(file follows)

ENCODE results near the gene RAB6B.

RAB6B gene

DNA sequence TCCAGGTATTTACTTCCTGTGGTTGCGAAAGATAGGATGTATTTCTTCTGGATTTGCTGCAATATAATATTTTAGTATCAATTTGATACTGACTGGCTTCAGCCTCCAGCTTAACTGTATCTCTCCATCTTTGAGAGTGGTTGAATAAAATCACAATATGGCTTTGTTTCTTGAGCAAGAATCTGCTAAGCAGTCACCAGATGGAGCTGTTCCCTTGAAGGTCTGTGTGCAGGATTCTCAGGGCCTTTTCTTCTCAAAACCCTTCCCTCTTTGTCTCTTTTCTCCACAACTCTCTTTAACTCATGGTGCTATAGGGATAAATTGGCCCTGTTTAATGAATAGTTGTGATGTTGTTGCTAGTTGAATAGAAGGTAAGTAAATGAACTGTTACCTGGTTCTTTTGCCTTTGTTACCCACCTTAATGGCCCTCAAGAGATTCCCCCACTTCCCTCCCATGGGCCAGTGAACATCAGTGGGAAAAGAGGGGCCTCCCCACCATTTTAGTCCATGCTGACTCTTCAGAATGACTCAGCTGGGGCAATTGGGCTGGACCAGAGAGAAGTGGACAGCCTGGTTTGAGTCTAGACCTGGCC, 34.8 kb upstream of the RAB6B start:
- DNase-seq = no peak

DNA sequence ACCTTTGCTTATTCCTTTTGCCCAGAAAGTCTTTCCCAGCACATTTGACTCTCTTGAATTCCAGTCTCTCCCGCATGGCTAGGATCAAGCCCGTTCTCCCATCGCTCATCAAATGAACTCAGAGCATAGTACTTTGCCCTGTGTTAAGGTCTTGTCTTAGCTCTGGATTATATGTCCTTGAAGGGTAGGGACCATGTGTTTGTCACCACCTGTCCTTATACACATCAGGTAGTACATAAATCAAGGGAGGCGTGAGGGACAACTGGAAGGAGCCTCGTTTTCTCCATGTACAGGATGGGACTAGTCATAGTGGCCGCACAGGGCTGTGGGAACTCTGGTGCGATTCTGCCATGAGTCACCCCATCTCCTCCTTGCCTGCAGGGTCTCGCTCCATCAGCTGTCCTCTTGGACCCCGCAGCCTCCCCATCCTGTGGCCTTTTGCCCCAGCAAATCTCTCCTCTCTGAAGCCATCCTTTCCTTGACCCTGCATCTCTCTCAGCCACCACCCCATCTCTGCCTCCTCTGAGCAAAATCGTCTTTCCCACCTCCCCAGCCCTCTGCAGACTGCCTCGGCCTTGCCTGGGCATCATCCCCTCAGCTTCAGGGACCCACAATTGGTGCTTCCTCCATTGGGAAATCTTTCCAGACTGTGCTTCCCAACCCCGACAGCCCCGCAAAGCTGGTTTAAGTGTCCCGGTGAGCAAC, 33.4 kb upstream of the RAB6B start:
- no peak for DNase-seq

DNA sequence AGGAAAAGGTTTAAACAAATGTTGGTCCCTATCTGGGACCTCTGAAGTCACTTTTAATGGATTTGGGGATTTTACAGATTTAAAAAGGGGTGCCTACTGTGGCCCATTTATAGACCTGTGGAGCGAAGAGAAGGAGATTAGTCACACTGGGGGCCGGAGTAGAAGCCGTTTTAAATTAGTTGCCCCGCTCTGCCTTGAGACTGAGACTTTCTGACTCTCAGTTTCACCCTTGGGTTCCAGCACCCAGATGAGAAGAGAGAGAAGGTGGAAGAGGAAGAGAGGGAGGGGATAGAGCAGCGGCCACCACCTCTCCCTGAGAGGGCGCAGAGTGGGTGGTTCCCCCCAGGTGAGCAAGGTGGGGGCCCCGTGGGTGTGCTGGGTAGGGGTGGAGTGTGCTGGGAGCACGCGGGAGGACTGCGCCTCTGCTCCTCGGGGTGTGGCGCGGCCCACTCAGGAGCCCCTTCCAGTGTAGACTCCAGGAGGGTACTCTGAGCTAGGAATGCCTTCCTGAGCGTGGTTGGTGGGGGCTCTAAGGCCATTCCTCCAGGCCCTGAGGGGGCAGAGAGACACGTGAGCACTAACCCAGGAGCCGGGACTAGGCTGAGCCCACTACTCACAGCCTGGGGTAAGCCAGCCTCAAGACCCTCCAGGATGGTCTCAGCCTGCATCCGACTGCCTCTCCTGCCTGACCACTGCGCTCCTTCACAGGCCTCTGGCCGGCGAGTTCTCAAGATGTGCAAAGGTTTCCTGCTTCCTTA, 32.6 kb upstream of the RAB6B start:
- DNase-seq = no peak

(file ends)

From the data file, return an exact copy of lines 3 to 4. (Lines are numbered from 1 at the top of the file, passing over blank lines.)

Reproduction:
DNA sequence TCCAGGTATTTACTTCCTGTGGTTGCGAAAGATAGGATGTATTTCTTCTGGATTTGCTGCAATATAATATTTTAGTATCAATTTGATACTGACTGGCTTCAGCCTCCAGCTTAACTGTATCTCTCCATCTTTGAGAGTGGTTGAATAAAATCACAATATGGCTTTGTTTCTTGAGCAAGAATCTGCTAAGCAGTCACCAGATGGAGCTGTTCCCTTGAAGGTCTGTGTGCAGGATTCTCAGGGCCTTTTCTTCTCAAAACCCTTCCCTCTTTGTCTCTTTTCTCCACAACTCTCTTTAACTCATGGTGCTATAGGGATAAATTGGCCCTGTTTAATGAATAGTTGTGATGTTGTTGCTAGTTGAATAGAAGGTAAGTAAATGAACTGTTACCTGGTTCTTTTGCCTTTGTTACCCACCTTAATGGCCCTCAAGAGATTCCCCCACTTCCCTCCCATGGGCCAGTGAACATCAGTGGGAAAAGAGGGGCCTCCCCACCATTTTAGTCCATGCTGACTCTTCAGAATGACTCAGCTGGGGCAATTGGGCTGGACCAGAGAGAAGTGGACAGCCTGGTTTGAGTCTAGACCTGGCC, 34.8 kb upstream of the RAB6B start:
- DNase-seq = no peak